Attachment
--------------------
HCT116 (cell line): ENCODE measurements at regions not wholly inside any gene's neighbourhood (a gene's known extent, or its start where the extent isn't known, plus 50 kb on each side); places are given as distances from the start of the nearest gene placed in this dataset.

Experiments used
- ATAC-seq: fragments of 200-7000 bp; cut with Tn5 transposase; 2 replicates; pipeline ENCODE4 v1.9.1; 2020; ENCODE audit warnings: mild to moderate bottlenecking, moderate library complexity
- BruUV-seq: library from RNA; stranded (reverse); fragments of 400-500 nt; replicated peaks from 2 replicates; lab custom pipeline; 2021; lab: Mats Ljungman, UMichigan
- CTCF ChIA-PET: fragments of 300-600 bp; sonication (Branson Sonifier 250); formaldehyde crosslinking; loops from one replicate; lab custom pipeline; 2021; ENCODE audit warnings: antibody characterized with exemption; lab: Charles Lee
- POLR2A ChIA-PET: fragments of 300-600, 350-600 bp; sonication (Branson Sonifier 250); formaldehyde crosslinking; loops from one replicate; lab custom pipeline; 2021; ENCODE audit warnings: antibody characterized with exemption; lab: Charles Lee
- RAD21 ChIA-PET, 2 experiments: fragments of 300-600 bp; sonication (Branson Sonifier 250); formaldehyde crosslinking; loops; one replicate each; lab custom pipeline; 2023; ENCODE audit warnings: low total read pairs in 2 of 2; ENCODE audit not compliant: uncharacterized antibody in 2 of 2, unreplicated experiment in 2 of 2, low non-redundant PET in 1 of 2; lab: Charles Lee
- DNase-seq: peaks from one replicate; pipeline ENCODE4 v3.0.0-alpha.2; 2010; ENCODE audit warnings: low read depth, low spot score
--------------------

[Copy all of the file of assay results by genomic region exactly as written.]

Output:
HCT116 (cell line): ENCODE measurements at regions not wholly inside any gene's neighbourhood (a gene's known extent, or its start where the extent isn't known, plus 50 kb on each side); places are given as distances from the start of the nearest gene placed in this dataset.

Experiments used
- ATAC-seq: fragments of 200-7000 bp; cut with Tn5 transposase; 2 replicates; pipeline ENCODE4 v1.9.1; 2020; ENCODE audit warnings: mild to moderate bottlenecking, moderate library complexity
- BruUV-seq: library from RNA; stranded (reverse); fragments of 400-500 nt; replicated peaks from 2 replicates; lab custom pipeline; 2021; lab: Mats Ljungman, UMichigan
- CTCF ChIA-PET: fragments of 300-600 bp; sonication (Branson Sonifier 250); formaldehyde crosslinking; loops from one replicate; lab custom pipeline; 2021; ENCODE audit warnings: antibody characterized with exemption; lab: Charles Lee
- POLR2A ChIA-PET: fragments of 300-600, 350-600 bp; sonication (Branson Sonifier 250); formaldehyde crosslinking; loops from one replicate; lab custom pipeline; 2021; ENCODE audit warnings: antibody characterized with exemption; lab: Charles Lee
- RAD21 ChIA-PET, 2 experiments: fragments of 300-600 bp; sonication (Branson Sonifier 250); formaldehyde crosslinking; loops; one replicate each; lab custom pipeline; 2023; ENCODE audit warnings: low total read pairs in 2 of 2; ENCODE audit not compliant: uncharacterized antibody in 2 of 2, unreplicated experiment in 2 of 2, low non-redundant PET in 1 of 2; lab: Charles Lee
- DNase-seq: peaks from one replicate; pipeline ENCODE4 v3.0.0-alpha.2; 2010; ENCODE audit warnings: low read depth, low spot score